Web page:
Preheat oven to 350 degrees. Lightly spray a 9×5″ loaf pan with cooking spray and line the bottom of the pan with parchment paper.

Whisk the flour, baking powder and salt together in a medium bowl.

In a large bowl, cream butter and sugar together until light and fluffy.  Add the eggs, lemon juice and zest until combined.  Alternate adding the flour mixture and buttermilk and mix well after each addition.  Do not over mix after combined.

Pour the batter into the prepared loaf pan and bake 35-40 minutes or until a toothpick inserted in the center comes out almost clean (will have a few crumbs on it).  The sides of the cake do brown quite a bit (see first photo), so don’t worry about that.

Allow the cake to cool in the pan for about 10 minutes, then turn out onto a wire rack which has wax paper underneath it to catch the glaze.  Poke holes all over the top of the cake with a toothpick, making sure the holes reach the bottom of the cake.  Pour and smooth half of the glaze over the cake, making sure to encourage the glaze to go into the holes.  Let this sit for a few minutes, then pour the remaining glaze over the cake.  Allow to dry and set for about 30 minutes before serving.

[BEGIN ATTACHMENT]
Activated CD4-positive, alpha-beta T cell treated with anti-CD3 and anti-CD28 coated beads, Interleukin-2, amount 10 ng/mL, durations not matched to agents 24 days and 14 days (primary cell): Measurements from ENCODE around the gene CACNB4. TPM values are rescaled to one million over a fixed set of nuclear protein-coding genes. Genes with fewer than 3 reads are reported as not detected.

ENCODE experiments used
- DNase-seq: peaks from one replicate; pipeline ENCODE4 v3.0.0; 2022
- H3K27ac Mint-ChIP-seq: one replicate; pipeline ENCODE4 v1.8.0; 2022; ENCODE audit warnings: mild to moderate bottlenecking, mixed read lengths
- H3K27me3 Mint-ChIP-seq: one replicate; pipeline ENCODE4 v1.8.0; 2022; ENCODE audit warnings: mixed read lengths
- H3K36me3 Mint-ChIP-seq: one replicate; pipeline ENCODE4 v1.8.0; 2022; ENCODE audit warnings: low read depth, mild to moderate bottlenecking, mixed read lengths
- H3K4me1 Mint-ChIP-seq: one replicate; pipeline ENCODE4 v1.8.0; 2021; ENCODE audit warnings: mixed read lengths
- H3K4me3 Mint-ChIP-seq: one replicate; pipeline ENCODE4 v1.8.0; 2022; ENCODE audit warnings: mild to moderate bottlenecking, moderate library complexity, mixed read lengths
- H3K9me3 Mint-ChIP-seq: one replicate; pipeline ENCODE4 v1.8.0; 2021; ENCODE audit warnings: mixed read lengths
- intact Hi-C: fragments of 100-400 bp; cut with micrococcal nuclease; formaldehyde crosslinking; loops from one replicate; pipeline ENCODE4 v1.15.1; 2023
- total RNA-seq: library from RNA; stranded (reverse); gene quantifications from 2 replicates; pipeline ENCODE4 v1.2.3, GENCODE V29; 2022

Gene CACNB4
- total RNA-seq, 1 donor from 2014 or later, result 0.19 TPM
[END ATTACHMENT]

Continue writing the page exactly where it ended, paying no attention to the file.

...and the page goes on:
Tips and Stuff

I used a total of four lemons for the juicing and zest.
When zesting remember the skin of Meyer lemons is thinner than normal lemons, so don’t zest too deeply to the pith or it will be bitter.
If you want a taller cake you can use an 8×5″ pan, but make sure and bake it 5-10 minutes longer.
I used a the end of a small wooden spoon when poking holes in the cake.  It made great holes for the glaze to get it, but left mighty big holes in it!  Still, I would do it the same next time because it made the cake so moist.